Super Bowl Sunday this weekend could be followed by Blue Monday if Howard County residents who are illegally receiving cable television service don't 'fess up.
Storer/Howard Cable Television is allowing those who have their homes hooked up for cable programming without paying for the service to turn themselves in to the company by Sunday with no questions asked and no risk of prosecution.
But once the monthlong amnesty ends, Storer/Howard Cable TV pledges to prosecute those who are detected receiving cable illegally.
Storer/Howard General Manager Tom Beach said he is pleased that the company has been receiving about 100 calls a day during the amnesty and that many have asked to subscribe rather than disconnect.
But he offered a warning to others: "If you're stealing our product, and cheating our company and the county, when we catch you, we'll unfortunately be forced to prosecute."
Five percent of Storer/Howard's gross revenue is paid to the county under a franchise agreement.
About 1,100 Howard County residents have turned themselves in during the amnesty, said David H. Nevins, a Storer/Howard spokesman. The company has about 45,000 paid subscribers in the Ellicott City, Columbia, Laurel, Savage and Elkridge areas. Mr. Nevins estimates that 1,000 to 3,000 cable thieves have yet to turn themselves in.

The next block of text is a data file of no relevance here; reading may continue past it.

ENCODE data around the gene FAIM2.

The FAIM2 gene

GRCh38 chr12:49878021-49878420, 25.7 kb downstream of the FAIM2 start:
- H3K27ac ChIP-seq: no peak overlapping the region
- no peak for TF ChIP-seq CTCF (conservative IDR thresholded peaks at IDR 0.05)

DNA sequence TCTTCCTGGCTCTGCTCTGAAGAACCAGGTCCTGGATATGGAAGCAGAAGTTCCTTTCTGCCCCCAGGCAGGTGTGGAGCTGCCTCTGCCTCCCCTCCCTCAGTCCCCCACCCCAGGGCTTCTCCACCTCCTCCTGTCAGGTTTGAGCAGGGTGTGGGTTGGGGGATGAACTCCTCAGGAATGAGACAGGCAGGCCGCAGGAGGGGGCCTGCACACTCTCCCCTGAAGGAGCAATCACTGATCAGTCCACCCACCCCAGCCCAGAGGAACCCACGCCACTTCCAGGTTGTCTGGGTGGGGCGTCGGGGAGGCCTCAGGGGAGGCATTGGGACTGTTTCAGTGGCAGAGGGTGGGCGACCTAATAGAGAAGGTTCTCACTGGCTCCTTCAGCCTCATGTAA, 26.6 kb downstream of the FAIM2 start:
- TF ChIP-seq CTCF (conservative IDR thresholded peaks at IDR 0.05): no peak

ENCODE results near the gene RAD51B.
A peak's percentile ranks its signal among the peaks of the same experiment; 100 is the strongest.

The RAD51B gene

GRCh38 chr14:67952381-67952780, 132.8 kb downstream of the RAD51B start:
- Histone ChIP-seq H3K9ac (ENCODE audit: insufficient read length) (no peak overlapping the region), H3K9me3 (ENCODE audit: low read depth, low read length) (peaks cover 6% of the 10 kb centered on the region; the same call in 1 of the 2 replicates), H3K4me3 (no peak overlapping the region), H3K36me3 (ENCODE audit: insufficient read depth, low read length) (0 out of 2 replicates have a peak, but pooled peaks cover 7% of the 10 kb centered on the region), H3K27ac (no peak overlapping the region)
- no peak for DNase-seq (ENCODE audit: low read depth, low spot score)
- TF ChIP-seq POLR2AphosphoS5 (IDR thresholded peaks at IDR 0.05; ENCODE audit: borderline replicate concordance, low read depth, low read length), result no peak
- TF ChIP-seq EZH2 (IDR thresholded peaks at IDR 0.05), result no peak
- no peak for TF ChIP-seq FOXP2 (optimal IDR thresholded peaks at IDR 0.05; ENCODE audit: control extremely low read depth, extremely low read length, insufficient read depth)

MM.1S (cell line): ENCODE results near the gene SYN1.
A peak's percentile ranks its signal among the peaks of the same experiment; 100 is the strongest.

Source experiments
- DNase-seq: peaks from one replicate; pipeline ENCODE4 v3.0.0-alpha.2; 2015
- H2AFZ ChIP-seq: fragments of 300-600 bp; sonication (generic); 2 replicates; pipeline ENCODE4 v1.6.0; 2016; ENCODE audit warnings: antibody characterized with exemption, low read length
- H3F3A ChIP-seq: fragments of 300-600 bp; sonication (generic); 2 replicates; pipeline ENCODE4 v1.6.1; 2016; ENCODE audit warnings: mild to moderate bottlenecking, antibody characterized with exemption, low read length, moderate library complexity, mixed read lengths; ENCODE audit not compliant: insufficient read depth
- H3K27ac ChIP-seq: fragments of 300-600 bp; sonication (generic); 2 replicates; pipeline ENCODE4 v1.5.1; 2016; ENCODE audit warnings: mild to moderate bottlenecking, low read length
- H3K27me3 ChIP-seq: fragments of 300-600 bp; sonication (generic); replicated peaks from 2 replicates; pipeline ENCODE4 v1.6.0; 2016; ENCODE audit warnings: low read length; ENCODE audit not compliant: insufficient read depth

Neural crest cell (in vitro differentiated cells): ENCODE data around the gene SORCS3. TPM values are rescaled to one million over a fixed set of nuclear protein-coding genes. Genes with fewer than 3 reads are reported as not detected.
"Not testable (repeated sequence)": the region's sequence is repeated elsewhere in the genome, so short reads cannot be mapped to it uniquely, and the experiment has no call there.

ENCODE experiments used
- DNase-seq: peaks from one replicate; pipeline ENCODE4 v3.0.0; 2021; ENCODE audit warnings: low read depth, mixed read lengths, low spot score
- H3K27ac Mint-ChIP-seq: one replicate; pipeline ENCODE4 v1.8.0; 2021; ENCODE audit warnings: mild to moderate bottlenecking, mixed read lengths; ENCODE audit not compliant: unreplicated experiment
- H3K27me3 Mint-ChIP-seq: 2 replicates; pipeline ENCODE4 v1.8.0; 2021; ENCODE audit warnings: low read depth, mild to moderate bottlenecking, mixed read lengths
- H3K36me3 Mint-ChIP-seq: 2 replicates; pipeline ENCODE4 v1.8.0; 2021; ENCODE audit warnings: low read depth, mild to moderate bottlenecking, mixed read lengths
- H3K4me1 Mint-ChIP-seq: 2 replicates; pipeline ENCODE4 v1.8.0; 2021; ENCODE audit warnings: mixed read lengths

The company will have operators answering the phones late into Super Bowl Sunday, Mr. Nevins said.
"We believe a lot of people, for obvious reasons, will wait for the last few days to turn themselves in," he said.
A recently passed state law stiffened penalties for those caught receiving cable television service without paying for it, even if the resident was not responsible for rigging the wiring. The maxium penalty for those convicted of a first offense is a $1,000 fine and six months in jail.
"People didn't think it was a crime you could be prosecuted for," said Mr. Nevins. "It's stealing. It's no different than carrying a $400 TV out of Circuit City. The free ride is over."
Comcast Cablevision completed an amnesty in Baltimore County Dec. 31 and has begun prosecuting those charged with stealing cable service.
Storer/Howard is conducting a manual audit of its wiring in the county to determine who is receiving cable service illegally, Mr. Nevins said. The company also has electronic equipment that can detect signal leakage, which usually is a sign that the company did not hook up the residence, he said.
The company plans to turn names of those suspected of stealing cable service over to the Howard County state's attorney's office.
Installation proceeds derived from the amnesty program will be donated to local charities, the company said.
To participate in the amnesty program or for information, call 461-1156.